Encouraging healthier behaviors for HCPs & patients: Lifestyle Medicine Q&A with Melyssa Allen
June 10th is Global Wellness Day. Health, wellness, and lifestyle medicine is an evergreen topic, but we wanted to take this opportunity to speak to Inlightened expert, board-certified lifestyle medicine professional, certified well-being coach, and author of “Healthy Living Doesn’t Have to SUCK”, Melyssa Allen, MA, CHWC, DipACLM to get her thoughts on a few key questions.
You’ve talked to us about lifestyle medicine for healthcare professionals before, specifically simple actions or steps people can take to prevent, treat, and recover from provider burnout. Can you reiterate key takeaways on what some refer to as “caring for the carers”?
Lifestyle medicine is the evidence-based approach to using therapeutic, lifestyle and behavior change interventions for health promotion, including regular physical activity, eating more plants, getting restorative sleep, managing stress effectively, avoiding risky substances, and cultivating positive social connections. When it comes to practicing lifestyle medicine, these are foundational self-care actions that support our physical, mental, and emotional well-being. While the contributors to burnout are multifaceted, including organizational and systemic issues, lifestyle medicine gives providers an opportunity to feel empowered when making lifestyle choices that encourage prevention of and recovery from burnout.
How can providers encourage more effective health behavior changes?
One of the most effective ways to encourage behavior changes for health promotion is for healthcare professionals to take more of a Coach approach versus an Expert approach to care. Typically, patients will know if they need to be more active, eat healthier foods, or get more sleep, but the challenge comes with figuring out how to bridge the intention-behavior gap. This is the gap that results from patients knowing they need to change their behaviors and actually engaging in those behavior changes. When healthcare professionals take more of the Expert approach they tell patients what changes need to be made, which can often lead to resistance or defensiveness if they feel like they are being lectured. Whereas when healthcare professionals take on the Coach approach, they ask the patient questions related to their motivation to make changes and then let the patient lead the conversation to which changes they feel confident and motivated to make! Then the healthcare professional can guide the patient through setting a goal and creating an action plan for their health-promoting behavior change. When patients feel empowered to choose what changes they want to make, they are more likely to follow through and take action.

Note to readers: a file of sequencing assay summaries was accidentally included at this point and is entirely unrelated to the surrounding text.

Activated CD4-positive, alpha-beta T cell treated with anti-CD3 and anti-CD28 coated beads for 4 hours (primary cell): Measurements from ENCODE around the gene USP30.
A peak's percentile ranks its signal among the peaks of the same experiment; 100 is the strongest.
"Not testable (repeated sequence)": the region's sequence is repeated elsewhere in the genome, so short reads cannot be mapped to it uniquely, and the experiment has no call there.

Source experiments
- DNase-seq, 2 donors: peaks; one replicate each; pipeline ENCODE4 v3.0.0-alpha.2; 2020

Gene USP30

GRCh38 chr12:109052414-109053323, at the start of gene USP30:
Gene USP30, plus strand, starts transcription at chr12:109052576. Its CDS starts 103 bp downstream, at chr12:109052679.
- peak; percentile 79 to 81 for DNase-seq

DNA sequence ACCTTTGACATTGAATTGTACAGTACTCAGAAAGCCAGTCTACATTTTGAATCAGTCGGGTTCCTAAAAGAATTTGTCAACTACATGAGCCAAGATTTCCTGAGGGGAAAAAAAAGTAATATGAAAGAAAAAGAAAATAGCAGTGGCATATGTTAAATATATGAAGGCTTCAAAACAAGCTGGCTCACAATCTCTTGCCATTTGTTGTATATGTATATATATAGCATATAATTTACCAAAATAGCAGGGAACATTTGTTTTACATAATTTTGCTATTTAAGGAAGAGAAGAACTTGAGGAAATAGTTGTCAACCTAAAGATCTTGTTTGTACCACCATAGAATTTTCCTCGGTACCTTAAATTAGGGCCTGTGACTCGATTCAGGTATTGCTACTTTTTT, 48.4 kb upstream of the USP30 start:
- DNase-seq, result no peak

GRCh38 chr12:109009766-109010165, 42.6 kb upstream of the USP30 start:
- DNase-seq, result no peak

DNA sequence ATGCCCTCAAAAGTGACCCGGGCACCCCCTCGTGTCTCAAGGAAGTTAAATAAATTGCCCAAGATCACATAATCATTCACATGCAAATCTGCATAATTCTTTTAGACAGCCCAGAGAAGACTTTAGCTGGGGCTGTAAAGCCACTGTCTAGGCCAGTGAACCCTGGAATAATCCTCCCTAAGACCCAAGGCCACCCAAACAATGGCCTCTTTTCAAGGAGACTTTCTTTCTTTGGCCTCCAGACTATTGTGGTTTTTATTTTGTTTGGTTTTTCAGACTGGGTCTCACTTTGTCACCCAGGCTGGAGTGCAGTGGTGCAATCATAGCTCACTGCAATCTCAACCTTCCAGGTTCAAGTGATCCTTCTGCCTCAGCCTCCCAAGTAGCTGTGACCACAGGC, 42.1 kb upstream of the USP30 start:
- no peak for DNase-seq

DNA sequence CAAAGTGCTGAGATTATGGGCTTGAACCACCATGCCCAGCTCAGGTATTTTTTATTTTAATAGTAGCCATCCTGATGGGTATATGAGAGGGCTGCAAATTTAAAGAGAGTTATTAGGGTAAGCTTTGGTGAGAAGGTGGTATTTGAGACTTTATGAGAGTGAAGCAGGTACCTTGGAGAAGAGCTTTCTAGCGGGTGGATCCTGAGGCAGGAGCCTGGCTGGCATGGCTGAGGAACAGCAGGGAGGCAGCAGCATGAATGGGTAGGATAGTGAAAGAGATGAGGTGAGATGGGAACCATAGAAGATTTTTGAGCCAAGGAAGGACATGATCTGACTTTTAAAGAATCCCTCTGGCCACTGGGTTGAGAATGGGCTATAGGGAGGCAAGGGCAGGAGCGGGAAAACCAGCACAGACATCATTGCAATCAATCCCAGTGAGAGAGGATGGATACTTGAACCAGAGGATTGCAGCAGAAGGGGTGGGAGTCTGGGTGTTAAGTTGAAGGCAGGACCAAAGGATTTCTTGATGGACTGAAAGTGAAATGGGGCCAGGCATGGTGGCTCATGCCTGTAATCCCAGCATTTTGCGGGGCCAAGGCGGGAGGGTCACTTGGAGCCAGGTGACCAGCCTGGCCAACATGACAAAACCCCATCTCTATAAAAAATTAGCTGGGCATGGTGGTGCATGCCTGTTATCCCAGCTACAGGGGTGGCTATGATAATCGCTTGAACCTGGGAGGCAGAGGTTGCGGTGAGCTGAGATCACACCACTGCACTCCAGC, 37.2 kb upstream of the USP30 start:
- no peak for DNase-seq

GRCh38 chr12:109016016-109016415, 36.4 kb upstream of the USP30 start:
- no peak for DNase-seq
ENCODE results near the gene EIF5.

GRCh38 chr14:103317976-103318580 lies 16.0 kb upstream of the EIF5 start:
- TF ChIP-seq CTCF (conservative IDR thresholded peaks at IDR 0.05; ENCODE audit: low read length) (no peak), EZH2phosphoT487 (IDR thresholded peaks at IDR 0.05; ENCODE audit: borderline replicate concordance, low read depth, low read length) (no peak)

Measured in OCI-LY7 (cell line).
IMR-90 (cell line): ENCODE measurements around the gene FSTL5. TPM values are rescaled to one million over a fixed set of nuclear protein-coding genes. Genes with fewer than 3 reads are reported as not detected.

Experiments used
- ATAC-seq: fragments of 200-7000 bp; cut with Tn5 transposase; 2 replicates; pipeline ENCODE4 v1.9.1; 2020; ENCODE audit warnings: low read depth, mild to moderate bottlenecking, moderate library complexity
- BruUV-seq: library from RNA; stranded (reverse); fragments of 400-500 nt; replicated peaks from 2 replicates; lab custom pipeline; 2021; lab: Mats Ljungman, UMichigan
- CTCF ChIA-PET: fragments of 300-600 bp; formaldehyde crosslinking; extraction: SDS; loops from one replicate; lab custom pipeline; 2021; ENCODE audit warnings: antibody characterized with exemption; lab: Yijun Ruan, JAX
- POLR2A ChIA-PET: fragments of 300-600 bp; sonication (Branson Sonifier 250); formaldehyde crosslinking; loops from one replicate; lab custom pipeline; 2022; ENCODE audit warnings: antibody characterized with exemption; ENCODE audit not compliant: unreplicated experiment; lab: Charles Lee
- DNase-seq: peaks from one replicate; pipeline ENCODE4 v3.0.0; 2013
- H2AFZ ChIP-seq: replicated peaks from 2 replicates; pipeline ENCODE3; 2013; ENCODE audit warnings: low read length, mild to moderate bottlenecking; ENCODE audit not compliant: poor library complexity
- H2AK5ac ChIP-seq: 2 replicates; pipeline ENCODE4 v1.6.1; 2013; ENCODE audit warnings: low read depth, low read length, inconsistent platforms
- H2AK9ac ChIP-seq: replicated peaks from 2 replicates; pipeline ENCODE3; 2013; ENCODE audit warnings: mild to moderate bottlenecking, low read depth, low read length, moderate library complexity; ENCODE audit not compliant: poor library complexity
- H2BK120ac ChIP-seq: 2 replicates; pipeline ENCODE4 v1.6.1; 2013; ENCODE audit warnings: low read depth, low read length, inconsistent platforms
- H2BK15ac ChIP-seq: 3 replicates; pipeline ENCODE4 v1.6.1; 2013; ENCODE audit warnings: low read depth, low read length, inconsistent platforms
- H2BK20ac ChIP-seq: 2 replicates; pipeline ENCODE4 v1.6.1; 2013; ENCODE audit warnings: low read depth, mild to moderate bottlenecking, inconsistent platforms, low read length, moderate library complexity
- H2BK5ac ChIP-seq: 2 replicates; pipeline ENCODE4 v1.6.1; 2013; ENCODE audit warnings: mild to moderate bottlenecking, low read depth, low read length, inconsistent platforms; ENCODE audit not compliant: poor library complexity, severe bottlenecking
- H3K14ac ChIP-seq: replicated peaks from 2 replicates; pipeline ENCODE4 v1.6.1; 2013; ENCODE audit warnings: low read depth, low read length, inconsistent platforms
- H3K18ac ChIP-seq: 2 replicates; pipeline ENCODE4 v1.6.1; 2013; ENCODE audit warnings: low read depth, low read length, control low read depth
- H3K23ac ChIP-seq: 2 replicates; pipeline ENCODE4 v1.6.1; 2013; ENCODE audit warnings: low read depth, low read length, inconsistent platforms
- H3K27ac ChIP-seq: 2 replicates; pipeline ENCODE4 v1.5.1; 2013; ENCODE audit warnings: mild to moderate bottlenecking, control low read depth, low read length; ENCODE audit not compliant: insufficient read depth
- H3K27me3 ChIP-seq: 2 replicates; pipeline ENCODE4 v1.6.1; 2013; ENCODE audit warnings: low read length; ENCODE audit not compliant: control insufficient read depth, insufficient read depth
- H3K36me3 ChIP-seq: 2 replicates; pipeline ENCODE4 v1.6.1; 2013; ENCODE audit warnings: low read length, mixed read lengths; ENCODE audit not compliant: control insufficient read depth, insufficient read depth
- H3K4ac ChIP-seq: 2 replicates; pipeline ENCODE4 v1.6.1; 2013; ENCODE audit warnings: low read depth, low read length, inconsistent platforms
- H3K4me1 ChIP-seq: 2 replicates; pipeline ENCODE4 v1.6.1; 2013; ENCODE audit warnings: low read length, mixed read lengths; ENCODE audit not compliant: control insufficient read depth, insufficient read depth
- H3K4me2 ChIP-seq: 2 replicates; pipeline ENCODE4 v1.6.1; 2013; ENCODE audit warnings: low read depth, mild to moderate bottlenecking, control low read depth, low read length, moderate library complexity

Dr. Frates created the COACH™ Approach, which is an acronym to share how clinicians and HCPs can approach conversations with clients that foster a safe space to discuss making lifestyle changes:
- C: Curious
- O: Open
- A: Appreciative
- C: Compassionate
- H: Honest
This framework can also be used for HCPs to coach themselves through positive changes that can support and enhance resilience. Dr. Frates developed the PAVING the Path to Wellness, a lifestyle medicine education and group intervention, at Spaulding Rehabilitation Hospital in 2012. Her 12-session PAVING Program focused on optimizing health and recovery for stroke survivors, but has since been adapted for use with other chronic conditions – including healthcare providers experiencing burnout. This is especially important since HCPs need to practice regular self-care to support their well-being and improve their resilience in order to provide safe, effective patient care.
“The PAVING the Path to Wellness Program is more important than ever as it highlights the importance of the whole person with a focus on a healthy body, peaceful mind, and joyful heart. We have more inquiries to help healthcare providers to heal from all the difficult situations they have faced over the past few years. This program covers a wide range of topics that are integral for wellbeing, and yet the beauty and power of the program is that it can go deep in the places requiring the most attention. It is a program that continues to inspire the facilitators and the participants for weeks, months and in some cases years after the sessions are over.” – Beth Frates MD FACLM DipABLM, Clinical Assistant Professor at Harvard Medical School, Chair of the Board of Directors at PAVING Wellness